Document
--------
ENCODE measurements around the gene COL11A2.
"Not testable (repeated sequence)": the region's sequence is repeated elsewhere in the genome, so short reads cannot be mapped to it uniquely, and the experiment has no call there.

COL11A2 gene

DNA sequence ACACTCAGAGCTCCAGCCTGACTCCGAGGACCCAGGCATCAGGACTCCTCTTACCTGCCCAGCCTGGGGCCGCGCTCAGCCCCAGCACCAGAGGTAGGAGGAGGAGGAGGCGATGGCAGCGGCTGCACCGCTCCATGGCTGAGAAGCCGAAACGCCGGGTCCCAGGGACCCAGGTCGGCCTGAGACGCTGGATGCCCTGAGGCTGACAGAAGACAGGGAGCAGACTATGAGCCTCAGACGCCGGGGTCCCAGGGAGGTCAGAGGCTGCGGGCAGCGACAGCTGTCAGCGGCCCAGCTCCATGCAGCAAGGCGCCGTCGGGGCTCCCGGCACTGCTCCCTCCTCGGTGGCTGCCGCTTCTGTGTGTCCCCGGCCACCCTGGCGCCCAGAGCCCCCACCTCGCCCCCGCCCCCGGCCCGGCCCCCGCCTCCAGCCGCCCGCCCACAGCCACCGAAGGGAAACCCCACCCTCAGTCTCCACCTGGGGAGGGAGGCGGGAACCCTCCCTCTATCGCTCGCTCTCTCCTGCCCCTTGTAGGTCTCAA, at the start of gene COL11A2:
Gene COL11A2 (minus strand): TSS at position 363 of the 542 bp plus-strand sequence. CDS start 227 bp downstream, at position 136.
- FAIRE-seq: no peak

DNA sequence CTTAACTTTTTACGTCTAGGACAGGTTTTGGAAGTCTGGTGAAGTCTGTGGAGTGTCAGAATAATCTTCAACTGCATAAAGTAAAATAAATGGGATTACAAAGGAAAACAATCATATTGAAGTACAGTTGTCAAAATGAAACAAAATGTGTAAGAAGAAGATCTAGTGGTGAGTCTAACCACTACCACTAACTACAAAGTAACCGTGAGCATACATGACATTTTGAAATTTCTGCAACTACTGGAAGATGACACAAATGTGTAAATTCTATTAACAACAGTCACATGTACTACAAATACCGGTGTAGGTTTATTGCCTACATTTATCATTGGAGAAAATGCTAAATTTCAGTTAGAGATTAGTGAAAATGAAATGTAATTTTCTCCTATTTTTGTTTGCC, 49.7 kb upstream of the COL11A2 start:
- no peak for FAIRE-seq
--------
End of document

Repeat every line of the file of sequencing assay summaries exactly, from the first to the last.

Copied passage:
ENCODE measurements around the gene COL11A2.
"Not testable (repeated sequence)": the region's sequence is repeated elsewhere in the genome, so short reads cannot be mapped to it uniquely, and the experiment has no call there.

COL11A2 gene

DNA sequence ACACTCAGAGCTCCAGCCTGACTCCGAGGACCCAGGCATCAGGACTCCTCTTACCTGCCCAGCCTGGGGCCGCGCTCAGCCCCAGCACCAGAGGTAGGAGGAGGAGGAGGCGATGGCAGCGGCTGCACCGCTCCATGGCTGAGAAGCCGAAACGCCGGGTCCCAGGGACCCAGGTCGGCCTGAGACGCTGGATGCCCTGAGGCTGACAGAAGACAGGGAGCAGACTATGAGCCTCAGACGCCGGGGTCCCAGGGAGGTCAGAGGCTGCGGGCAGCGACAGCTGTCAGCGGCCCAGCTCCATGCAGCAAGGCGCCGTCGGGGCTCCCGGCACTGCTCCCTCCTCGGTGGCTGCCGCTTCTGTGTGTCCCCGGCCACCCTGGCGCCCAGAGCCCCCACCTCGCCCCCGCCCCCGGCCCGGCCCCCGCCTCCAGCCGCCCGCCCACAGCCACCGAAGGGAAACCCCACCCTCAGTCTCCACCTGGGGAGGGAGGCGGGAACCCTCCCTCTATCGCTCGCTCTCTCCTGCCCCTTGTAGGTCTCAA, at the start of gene COL11A2:
Gene COL11A2 (minus strand): TSS at position 363 of the 542 bp plus-strand sequence. CDS start 227 bp downstream, at position 136.
- FAIRE-seq: no peak

DNA sequence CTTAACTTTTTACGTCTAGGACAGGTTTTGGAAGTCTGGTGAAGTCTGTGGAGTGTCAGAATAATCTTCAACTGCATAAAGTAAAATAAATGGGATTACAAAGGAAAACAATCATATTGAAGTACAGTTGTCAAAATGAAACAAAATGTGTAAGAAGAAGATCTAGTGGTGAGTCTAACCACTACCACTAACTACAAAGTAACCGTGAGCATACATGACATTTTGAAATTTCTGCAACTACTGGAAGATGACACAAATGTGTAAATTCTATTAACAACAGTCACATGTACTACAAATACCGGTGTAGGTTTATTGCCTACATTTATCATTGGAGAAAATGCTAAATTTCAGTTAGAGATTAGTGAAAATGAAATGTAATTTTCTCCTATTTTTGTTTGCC, 49.7 kb upstream of the COL11A2 start:
- no peak for FAIRE-seq